Fintech Ecosystem Means Openness and Collaboration

Fintech Ecosystem Means Openness and Collaboration

May 11, 2023
Alan Walsh

Fintech Ecosystem Means Openness and Collaboration #

Some would argue that the world is in complete disarray right now. Banks collapsing and being bailed out, a result of the global recession, the war in Ukraine, global warming sending mother nature crazy, and everything in between.

Others would argue we have never had it so good, with the huge advancements in communication, technology and power shifting back to the people through the mobilisation of both.

But where does fintech sit within all of this?

Recent events over the past couple of weeks certainly set alarm bells ringing. The takeover of Credit Suisse by UBS, HSBC’s acquisition of Silicon Valley Bank for the princely sum of £1. Redundancies are happening at an alarming rate and VC money has dried up. If you haven’t cut costs already, could you be too late? We have seen the demise of the fast-growing unicorn Railsr. More are anticipated to follow, especially given the significant squeezing of funding from VCs and elsewhere.

But I remain optimistic. Why? Well, I guess I consider myself an optimistic person at the best of times. It’s also better for my mental well-being and attitude towards what I can control.

I believe that all of these catastrophes help focus the mind and create innovative solutions, which more often than not involve collaboration.

Collaboration #

The fintech ecosystem has undergone significant transformation over the past few years with a growing number of collaborations and partnerships between fintechs, banks, and governments. The industry is becoming increasingly open-minded to collaborate and innovate.

Fintechs have emerged as disruptors in the financial industry, offering innovative and personalised services to customers. The collaborations between fintechs, banks, and governments have opened up opportunities for innovation, cost reductions, and customer engagement, while also introducing new challenges and threats to the financial industry.

To meet customers’ rising expectations, companies have extended their range of products and services as never before. Spurned by Covid, companies have realised that building on their own is costly, slow and usually not as effective. Alliances with other companies, even competitors, have been seen to deliver a better customer experience through these complementary networks of offerings and services.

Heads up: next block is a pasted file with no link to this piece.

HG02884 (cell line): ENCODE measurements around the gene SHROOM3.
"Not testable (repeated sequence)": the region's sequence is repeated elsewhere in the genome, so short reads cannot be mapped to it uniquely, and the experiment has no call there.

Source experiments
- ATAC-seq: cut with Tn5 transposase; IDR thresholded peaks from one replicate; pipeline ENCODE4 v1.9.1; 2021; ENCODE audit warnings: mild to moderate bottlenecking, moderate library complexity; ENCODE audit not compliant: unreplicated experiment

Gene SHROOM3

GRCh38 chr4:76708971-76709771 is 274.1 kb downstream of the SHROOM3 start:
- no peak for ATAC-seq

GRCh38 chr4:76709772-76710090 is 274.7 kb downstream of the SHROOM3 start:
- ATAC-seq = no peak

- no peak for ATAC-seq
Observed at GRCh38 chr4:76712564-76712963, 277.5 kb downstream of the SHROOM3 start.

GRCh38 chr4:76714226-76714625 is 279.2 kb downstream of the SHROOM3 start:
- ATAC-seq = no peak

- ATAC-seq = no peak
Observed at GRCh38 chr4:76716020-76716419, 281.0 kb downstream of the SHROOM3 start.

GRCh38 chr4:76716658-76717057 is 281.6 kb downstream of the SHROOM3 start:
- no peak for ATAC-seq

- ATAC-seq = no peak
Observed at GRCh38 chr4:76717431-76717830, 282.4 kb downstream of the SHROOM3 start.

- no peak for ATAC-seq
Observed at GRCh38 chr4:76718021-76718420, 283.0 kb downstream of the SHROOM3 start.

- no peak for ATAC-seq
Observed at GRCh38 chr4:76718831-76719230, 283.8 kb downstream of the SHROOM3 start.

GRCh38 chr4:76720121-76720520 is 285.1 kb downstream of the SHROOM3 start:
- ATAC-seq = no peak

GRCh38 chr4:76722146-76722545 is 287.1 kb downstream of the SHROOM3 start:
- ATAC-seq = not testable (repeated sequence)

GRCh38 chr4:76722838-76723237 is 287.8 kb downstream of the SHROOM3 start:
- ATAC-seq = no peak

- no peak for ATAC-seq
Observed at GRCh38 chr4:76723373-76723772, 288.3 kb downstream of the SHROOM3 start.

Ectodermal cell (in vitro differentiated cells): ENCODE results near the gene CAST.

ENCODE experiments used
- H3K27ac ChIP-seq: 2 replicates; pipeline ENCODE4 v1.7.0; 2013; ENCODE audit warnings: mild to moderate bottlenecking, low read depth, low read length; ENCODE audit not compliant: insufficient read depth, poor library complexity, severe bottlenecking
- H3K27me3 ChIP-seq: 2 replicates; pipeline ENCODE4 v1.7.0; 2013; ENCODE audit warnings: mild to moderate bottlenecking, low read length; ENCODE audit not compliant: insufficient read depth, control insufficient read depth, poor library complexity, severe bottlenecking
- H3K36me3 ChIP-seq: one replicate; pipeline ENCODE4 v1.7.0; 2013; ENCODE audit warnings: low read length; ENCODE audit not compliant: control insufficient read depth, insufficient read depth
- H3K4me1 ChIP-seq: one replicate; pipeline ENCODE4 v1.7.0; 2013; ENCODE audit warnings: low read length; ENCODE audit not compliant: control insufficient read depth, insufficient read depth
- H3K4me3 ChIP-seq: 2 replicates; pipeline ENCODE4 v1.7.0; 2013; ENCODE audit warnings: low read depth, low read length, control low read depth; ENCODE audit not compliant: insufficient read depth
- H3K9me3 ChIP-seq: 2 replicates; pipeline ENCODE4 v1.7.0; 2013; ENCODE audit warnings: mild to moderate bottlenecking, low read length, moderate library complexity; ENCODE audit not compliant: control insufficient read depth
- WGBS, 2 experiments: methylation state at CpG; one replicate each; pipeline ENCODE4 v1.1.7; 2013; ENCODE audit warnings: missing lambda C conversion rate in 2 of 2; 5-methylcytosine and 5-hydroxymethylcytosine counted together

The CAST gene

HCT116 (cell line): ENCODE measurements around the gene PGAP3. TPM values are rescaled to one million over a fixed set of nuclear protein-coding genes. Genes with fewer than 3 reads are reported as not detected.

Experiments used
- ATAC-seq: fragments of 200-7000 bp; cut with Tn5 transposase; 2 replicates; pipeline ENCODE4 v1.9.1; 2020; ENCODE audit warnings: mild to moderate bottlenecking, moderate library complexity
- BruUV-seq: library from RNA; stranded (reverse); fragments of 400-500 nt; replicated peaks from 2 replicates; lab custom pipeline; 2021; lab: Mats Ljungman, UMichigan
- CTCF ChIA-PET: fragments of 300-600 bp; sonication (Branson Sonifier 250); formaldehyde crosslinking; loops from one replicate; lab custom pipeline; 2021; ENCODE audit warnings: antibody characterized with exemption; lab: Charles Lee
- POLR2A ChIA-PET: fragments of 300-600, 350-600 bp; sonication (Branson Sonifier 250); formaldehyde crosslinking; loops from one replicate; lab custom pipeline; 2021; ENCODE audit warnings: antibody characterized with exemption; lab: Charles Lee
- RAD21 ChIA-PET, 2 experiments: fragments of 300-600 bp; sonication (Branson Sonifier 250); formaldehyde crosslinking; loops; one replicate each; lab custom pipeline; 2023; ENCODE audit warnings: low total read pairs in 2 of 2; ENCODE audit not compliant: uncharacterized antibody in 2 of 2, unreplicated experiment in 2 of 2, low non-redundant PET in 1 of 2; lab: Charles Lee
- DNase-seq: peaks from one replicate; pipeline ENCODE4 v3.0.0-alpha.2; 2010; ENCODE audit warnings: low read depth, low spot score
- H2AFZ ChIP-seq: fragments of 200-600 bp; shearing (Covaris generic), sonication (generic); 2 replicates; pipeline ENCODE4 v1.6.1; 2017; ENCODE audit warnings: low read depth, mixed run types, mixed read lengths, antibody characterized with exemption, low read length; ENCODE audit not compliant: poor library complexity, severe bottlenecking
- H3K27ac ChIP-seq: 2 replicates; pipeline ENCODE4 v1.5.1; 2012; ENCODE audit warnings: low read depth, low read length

Companies are turning to APIs to help build bridges to other organisations and unlock each partner’s unique data and capabilities. (Source: IBM)

Increased partnership velocity is being enabled by the increasing number of Application Programming Interfaces (APIs) in the marketplace. These APIs enable different systems and applications to communicate with each other, allowing fintechs to access data and services provided by banks and other businesses, whilst also enabling banks to offer their services to a wider range of customers, including those who may not have traditionally had access to banking services.

It’s now easier to partner and launch at speed, adding immediate value to your product or business — in a matter of days rather than months or even years.

So these collaborations and partnerships are continuing to drive evolution and in my recent experience, I am seeing historically competitive businesses collaborate through finding the white space where a joint value proposition is better for the market and ultimately, the industry.

Open ecosystem #

This increased partnership level and availability of open APIs are helping spur the development and scale of marketplaces.

Big tech companies are taking full advantage of these open APIs which can pose both a threat and opportunity to the fintech ecosystem

The big tech players such as Microsoft, Google, and Apple have large customer bases, extensive technological capabilities, and strong brand recognition. This makes them well-positioned to disrupt the financial industry and they are doing so via significantly growing marketplaces of both proprietary services and third-party providers.

They all generate significant revenue through their curated marketplaces. These marketplaces and ecosystems are largely reliant on their growing partner network. Satya Nadella, Microsoft’s CEO, says it best: “Microsoft has always been a partner-led company and will always be a partner-led company”.

This highlights the significant importance placed on partners and with a 3% commission model you can see that they don’t price themselves out either. Others have since followed suit, dropping from an average of 20% to 3%.